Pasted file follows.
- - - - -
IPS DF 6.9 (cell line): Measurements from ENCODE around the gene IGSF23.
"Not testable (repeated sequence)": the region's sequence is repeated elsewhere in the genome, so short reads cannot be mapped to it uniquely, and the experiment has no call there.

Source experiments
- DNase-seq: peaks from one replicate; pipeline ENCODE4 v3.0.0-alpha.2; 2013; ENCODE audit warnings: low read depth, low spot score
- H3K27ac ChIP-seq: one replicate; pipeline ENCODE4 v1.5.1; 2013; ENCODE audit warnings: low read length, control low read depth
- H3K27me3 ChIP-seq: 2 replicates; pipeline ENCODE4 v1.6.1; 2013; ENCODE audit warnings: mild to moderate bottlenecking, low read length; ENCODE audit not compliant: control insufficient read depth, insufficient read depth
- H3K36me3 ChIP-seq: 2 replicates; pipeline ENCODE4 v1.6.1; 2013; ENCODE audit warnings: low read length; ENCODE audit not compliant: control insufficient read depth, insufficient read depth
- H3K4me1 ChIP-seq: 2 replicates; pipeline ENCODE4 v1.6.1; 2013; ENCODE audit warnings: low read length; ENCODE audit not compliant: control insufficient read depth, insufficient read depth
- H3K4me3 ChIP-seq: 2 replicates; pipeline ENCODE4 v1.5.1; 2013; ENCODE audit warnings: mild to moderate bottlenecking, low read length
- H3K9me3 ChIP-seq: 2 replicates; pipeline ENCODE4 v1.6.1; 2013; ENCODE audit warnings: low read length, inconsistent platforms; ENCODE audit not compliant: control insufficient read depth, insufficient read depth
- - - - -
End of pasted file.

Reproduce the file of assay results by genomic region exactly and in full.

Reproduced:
IPS DF 6.9 (cell line): Measurements from ENCODE around the gene IGSF23.
"Not testable (repeated sequence)": the region's sequence is repeated elsewhere in the genome, so short reads cannot be mapped to it uniquely, and the experiment has no call there.

Source experiments
- DNase-seq: peaks from one replicate; pipeline ENCODE4 v3.0.0-alpha.2; 2013; ENCODE audit warnings: low read depth, low spot score
- H3K27ac ChIP-seq: one replicate; pipeline ENCODE4 v1.5.1; 2013; ENCODE audit warnings: low read length, control low read depth
- H3K27me3 ChIP-seq: 2 replicates; pipeline ENCODE4 v1.6.1; 2013; ENCODE audit warnings: mild to moderate bottlenecking, low read length; ENCODE audit not compliant: control insufficient read depth, insufficient read depth
- H3K36me3 ChIP-seq: 2 replicates; pipeline ENCODE4 v1.6.1; 2013; ENCODE audit warnings: low read length; ENCODE audit not compliant: control insufficient read depth, insufficient read depth
- H3K4me1 ChIP-seq: 2 replicates; pipeline ENCODE4 v1.6.1; 2013; ENCODE audit warnings: low read length; ENCODE audit not compliant: control insufficient read depth, insufficient read depth
- H3K4me3 ChIP-seq: 2 replicates; pipeline ENCODE4 v1.5.1; 2013; ENCODE audit warnings: mild to moderate bottlenecking, low read length
- H3K9me3 ChIP-seq: 2 replicates; pipeline ENCODE4 v1.6.1; 2013; ENCODE audit warnings: low read length, inconsistent platforms; ENCODE audit not compliant: control insufficient read depth, insufficient read depth